Month: May 2020

Love me, love me not!

I was in 7th standard then, watching the finals of inter-class football tournament, when suddenly a boy from my class called me from behind a tree. He was a friend; we took the same bus to school. On approaching him, after struggling for minutes he blurted ‘I love you,’ and ran. That was the first time a boy professed his love for me, a big thing for a 12-year-old girl. I immediately sought out my best friend, gravely reported the incident to her and I was advised never to talk to the boy again.

As we grew up, there were many instances of boys’ expressing their affection, scribbling love notes, letters, lovelorn glances. Most of our lunch break would be spent discussing these overtures at length, advising our friends whether she should take it forward or not. Even when a friend was involved, she would seek our advice and opinion for every little thing, from gifts to letters to sometimes vague suggestions that her boyfriend may have made that could be interpreted any which way.

Those were the days of letters and landlines when we would meet in the bus stands and college canteens, sneak the cordless phone in our room at night to talk to our boyfriends. Our generation then moved to office canteens, theatres, McDonald’s and mobile. SMSs became a popular means of expressing our feelings – witty innuendos, flowery proclamation. Of course, discussing every little matter of heart with a friend or a cousin was still very important.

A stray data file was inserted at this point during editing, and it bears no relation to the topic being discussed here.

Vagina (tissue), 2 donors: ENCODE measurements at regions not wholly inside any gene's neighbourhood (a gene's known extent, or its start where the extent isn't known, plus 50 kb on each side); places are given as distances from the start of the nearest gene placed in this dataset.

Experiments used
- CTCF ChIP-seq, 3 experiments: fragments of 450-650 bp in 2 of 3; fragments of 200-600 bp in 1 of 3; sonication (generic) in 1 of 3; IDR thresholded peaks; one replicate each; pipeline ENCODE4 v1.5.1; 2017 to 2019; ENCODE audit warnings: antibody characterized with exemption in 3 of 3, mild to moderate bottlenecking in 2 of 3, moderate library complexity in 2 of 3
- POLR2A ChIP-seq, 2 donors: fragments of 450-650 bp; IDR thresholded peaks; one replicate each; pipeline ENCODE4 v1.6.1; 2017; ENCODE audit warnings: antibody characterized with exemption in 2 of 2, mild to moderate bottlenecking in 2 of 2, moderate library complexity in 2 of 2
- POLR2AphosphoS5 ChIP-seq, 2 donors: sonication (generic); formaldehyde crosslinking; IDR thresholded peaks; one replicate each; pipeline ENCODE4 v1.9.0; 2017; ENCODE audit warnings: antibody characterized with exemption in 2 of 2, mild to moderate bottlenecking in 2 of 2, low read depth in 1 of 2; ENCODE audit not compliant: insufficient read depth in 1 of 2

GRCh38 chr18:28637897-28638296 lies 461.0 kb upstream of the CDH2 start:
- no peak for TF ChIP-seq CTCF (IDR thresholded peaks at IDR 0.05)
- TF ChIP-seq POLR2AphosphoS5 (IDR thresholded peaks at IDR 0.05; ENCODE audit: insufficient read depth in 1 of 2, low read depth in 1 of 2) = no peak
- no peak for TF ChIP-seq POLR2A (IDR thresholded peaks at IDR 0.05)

Digital revolution changed the game. Range of dating apps like Tinder, Bumble and the rest widened options for young people seeking someone special. It’s not just the boy next door or your classmate or colleague, we could connect with anyone we liked. Times have changed, so have the rules of love, dating and relationships. It’s all about swiping right when a photograph catches our fancy, prolonged chats to know whether our interests match! With a digital screen masking us, we play with words that may mean different things to different people. While someone may be looking for a casual fling, someone else may be looking for a relationship. You can want whatever you want, but it’s important to know whether your match wants the same. 

From pouring over love letters we started sharing screenshots of Tinder chats. For a second opinion always matters, it’s important to read between lines. An objective observer can see what we, blinded by emotions or carried away by the moment, may ignore. It’s better to get it right in the beginning to save us embarrassment and pain later.

For all those Tindering, you can now huddle with your friends and discuss your matches without having to share screenshots. Yes, Charmed will make it possible soon. The app will allow friends to view each other’s matches including chats and bios. Even if you are not dating you can be on Charmed to advise your friends. 

Wow, whoever thought technology could make it so easy for friends to gather and talk about their love interests! 

The app is currently in beta but you can join the waitlist (www.charmed.app).  

Wardrobe Woes